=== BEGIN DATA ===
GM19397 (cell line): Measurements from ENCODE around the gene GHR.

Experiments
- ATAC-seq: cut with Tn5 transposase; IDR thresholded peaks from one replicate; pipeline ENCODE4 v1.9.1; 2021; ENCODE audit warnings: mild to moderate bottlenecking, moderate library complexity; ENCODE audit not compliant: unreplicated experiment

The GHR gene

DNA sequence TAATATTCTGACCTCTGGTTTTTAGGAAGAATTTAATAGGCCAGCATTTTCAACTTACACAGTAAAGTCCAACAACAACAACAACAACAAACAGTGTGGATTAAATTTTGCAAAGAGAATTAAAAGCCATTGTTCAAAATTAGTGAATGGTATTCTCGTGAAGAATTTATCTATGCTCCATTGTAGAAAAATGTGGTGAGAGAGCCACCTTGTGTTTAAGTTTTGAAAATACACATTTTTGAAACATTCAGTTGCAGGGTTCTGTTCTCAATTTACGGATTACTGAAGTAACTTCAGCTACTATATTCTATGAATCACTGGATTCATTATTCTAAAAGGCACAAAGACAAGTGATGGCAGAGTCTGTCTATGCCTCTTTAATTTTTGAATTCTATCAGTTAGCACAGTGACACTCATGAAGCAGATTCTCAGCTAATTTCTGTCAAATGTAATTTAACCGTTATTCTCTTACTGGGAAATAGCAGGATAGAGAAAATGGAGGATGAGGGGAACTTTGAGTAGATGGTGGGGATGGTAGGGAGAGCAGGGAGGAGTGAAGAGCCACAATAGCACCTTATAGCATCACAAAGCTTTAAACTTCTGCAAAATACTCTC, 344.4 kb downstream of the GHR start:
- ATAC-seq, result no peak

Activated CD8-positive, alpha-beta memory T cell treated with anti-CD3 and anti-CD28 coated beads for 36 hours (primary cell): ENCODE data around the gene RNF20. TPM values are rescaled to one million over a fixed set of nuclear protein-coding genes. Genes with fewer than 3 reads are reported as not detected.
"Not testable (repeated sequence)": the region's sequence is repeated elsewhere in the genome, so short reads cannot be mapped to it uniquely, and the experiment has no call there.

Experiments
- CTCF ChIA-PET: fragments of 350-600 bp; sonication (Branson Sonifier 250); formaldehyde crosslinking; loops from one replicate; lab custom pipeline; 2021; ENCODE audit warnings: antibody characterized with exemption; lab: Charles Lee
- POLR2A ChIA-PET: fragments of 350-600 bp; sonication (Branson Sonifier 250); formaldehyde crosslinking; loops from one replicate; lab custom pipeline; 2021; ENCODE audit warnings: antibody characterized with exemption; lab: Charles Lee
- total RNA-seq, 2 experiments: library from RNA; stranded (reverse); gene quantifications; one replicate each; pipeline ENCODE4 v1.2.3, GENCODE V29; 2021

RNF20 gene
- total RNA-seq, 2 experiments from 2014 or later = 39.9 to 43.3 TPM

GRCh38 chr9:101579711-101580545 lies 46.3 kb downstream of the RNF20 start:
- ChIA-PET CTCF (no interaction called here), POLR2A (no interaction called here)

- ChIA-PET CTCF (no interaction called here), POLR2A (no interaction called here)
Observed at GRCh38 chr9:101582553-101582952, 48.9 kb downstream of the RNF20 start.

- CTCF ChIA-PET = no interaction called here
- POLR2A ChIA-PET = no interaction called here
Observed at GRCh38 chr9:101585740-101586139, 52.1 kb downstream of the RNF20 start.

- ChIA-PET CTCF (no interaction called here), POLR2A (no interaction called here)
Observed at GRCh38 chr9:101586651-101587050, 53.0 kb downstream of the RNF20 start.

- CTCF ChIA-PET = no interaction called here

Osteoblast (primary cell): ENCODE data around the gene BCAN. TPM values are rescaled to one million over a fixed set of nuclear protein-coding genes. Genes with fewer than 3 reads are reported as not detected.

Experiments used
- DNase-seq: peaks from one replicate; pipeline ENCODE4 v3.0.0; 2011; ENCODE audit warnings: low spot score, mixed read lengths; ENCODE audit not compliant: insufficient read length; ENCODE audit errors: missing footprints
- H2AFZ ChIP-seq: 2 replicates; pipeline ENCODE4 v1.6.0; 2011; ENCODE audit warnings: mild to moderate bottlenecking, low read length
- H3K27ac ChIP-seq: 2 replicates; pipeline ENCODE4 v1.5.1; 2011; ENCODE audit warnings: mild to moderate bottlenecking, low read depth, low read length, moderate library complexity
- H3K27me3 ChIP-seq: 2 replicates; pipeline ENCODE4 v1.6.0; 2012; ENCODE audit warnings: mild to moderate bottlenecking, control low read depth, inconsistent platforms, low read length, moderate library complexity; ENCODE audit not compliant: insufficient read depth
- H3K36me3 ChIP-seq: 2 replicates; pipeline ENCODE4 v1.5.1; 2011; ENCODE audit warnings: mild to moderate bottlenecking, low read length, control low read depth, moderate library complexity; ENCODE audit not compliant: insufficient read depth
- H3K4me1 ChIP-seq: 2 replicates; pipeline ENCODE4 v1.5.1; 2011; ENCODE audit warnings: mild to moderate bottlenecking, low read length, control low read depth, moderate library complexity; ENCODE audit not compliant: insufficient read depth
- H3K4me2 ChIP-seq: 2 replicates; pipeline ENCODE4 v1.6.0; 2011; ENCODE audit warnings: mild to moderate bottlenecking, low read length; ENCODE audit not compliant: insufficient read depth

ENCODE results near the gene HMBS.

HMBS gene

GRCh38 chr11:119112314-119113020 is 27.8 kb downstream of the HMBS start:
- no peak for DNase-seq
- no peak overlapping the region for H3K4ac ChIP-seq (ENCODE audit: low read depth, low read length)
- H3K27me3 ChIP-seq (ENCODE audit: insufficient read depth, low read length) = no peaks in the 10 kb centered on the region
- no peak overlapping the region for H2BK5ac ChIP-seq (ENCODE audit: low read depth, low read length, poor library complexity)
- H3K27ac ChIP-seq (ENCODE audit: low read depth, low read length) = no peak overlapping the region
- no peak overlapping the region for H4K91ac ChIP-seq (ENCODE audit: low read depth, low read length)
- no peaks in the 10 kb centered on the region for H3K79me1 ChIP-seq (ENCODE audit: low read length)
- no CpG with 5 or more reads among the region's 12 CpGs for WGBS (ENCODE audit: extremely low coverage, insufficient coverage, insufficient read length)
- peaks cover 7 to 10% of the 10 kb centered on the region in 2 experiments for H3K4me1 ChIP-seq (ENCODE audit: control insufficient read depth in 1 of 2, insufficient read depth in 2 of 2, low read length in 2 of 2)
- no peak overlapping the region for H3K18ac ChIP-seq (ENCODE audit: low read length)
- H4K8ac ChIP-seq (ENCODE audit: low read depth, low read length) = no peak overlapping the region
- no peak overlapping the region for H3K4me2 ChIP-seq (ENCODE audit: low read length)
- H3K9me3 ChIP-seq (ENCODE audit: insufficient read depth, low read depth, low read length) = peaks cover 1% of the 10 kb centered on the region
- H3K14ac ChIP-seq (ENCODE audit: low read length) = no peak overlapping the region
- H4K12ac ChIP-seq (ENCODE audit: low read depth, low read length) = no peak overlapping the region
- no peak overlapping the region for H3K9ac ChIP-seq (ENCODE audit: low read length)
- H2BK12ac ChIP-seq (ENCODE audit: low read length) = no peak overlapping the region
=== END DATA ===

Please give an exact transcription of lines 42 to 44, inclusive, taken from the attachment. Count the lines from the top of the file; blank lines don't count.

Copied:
- no peak overlapping the region for H4K91ac ChIP-seq (ENCODE audit: low read depth, low read length)
- no peaks in the 10 kb centered on the region for H3K79me1 ChIP-seq (ENCODE audit: low read length)
- no CpG with 5 or more reads among the region's 12 CpGs for WGBS (ENCODE audit: extremely low coverage, insufficient coverage, insufficient read length)